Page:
When first jumping into a new design, it’s easy to forget just how much independent creative control you have over the mobile version of your website. So it’s not uncommon to jump in and build out some of or even an entire desktop design and see something like this on mobile: 😳
I have personally done this to myself more times than I can count. It’s not fun to say the least, and many times can leave someone so overwhelmed they don’t even want to touch it.
So over the years I’ve learned a few best practices to help keep your sanity and enjoy the creative independence, rather than see it as annoying double work.
This allows you to tweak both sides as you go, leading to less adjustments when it comes to fine tuning the rest of your mobile design. That doesn’t mean you have to make it perfect simultaneously (in fact I usually don’t and I’ll explain why later) but if you at least take care to assign the correct colors, font types, etc. it will make your life so much easier when it comes time to finish up the mobile design.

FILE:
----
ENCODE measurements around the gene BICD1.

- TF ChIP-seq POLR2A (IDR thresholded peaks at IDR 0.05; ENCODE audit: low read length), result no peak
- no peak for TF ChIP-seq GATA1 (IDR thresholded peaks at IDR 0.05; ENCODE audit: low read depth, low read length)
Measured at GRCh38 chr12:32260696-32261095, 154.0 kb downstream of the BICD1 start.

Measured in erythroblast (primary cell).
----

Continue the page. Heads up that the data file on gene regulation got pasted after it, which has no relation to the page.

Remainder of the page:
Another best practice is to develop the mobile version of your website as you finish each canvas on desktop. A lot of the times people will fully build out the desktop without touching the mobile version, leading to an overwhelming conglomeration to fix before you can launch your site.
If you remember to design out your mobile version canvas by canvas instead of page by page, it will feel like a lot less work.
Having such complete creative freedom is great, but it can also be seen as extra or double work because you have to manually build out both versions. But keep in mind that this feature is also one that makes Showit so great.
Personally, I would rather do the extra work to make sure my mobile version looks just as amazing as on desktop vs leaving it to chance with other platforms’ auto optimizations, which many times don’t come out looking the way you would want them to!
I recommend using a combination of each of these practices. When designing a canvas on the desktop version, take care to make small tweaks along the way on mobile, but wait until you have finalized the desktop version fully and then design your mobile to match.